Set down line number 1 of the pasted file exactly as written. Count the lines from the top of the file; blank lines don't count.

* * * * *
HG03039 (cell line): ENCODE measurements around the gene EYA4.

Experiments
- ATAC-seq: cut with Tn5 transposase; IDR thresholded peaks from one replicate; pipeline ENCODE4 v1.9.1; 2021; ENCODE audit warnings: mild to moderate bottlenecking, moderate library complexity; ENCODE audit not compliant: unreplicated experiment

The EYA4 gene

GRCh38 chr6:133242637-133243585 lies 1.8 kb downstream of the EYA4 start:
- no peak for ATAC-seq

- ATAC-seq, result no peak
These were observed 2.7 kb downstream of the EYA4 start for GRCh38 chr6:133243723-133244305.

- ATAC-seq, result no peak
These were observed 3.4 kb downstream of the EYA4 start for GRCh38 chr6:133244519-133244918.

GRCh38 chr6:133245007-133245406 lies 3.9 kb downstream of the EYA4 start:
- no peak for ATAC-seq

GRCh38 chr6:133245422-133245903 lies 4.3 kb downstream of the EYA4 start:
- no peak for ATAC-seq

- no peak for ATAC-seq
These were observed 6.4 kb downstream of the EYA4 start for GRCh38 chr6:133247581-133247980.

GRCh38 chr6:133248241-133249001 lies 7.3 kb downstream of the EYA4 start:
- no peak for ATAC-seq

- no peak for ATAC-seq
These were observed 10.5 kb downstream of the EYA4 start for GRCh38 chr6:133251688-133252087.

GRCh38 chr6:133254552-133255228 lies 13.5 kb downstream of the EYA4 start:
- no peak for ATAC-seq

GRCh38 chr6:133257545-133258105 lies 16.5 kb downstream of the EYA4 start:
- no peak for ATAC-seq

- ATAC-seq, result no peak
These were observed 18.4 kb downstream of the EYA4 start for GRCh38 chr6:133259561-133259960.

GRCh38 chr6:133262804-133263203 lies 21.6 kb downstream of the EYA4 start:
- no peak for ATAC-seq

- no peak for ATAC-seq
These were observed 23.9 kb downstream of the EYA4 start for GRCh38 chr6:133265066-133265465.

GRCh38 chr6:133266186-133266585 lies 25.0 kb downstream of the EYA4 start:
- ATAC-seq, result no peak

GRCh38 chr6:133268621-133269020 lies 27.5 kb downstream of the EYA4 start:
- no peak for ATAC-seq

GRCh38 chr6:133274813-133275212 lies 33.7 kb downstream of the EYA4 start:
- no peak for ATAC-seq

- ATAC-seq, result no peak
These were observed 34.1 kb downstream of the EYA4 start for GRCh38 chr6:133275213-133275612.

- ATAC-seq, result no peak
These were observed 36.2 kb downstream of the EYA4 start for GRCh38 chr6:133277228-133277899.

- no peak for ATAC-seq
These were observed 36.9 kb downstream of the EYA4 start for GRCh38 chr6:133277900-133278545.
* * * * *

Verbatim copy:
HG03039 (cell line): ENCODE measurements around the gene EYA4.